I think Recursion is better sometimes because it can make somewhat complex algorithms seem simple. For example, QuickSort or MergeSort are quite easy to express recursively. They are much harder to read when written in non-recursive ways.

The Big-O complexity has little to do with recursion, since anything that can be written recursively can be written non-recursively (though it would look horrible in some cases).

A big danger of recursion is using it in languages that don't optimize away the stack (most popular languages) as well as hidden Big-O memory usage.

For example:

function sum(n) {
if (0 >= n)
return 0
else
return n + sum(n-1)
}

Uses O(N) stack space (assuming a language that optimizes away the stack). Whereas:

function sum(n,total)
if (0>=n)
return total
else
return sum(n-1,total+n)
}

Would use O(1) extra space in a language like Scheme.

Well said. I certainly don't consider myself an expert in Big O related things, I just read during my research it can be more efficient than an iterative approach in some instances where memoization can be utilized.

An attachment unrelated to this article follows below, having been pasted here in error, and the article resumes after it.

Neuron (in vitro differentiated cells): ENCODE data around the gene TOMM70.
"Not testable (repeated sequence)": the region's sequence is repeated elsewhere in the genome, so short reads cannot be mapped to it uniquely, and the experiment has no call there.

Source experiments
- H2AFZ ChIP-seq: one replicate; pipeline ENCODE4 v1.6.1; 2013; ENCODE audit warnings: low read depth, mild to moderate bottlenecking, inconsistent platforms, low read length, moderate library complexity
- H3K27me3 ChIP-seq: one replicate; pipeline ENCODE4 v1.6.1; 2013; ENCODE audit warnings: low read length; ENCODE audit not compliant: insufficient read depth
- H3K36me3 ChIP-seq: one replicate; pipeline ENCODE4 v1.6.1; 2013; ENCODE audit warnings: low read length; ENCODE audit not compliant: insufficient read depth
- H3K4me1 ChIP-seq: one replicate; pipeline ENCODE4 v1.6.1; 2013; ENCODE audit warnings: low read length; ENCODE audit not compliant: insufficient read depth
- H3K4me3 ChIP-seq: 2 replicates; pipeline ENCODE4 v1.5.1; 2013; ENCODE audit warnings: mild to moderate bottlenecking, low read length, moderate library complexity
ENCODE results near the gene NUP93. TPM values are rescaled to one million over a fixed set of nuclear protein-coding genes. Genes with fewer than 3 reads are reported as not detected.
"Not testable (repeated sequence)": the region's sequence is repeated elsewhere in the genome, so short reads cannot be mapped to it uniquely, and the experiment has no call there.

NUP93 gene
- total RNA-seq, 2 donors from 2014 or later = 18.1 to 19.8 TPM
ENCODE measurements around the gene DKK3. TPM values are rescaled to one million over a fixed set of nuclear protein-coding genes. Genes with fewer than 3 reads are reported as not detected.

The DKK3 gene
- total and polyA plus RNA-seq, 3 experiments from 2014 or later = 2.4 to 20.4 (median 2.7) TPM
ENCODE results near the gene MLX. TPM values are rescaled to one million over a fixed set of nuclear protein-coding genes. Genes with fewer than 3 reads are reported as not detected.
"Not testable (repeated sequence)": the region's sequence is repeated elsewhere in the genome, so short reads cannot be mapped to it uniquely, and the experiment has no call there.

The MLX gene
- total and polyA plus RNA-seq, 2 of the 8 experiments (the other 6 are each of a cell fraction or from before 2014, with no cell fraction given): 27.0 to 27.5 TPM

It wasn't 100% clear to me but enough to add it in as a possibility.

Love your comment though very insightful! Thank you 😄

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I think Recursion is better sometimes because it can make somewhat complex algorithms seem simple. For example, QuickSort or MergeSort are quite easy to express recursively. They are much harder to read when written in non-recursive ways.

The Big-O complexity has little to do with recursion, since anything that can be written recursively can be written non-recursively (though it would look horrible in some cases).

A big danger of recursion is using it in languages that don't optimize away the stack (most popular languages) as well as hidden Big-O memory usage.

For example:

function sum(n) {

if (0 >= n)

return 0

else

return n + sum(n-1)

}

Uses O(N) stack space (assuming a language that optimizes away the stack). Whereas:

function sum(n,total)

if (0>=n)

return total

else

return sum(n-1,total+n)

}

Would use O(1) extra space in a language like Scheme.

Well said. I certainly don't consider myself an expert in Big O related things, I just read during my research it can be more efficient than an iterative approach in some instances where memoization can be utilized.

It wasn't 100% clear to me but enough to add it in as a possibility.

Love your comment though very insightful! Thank you 😄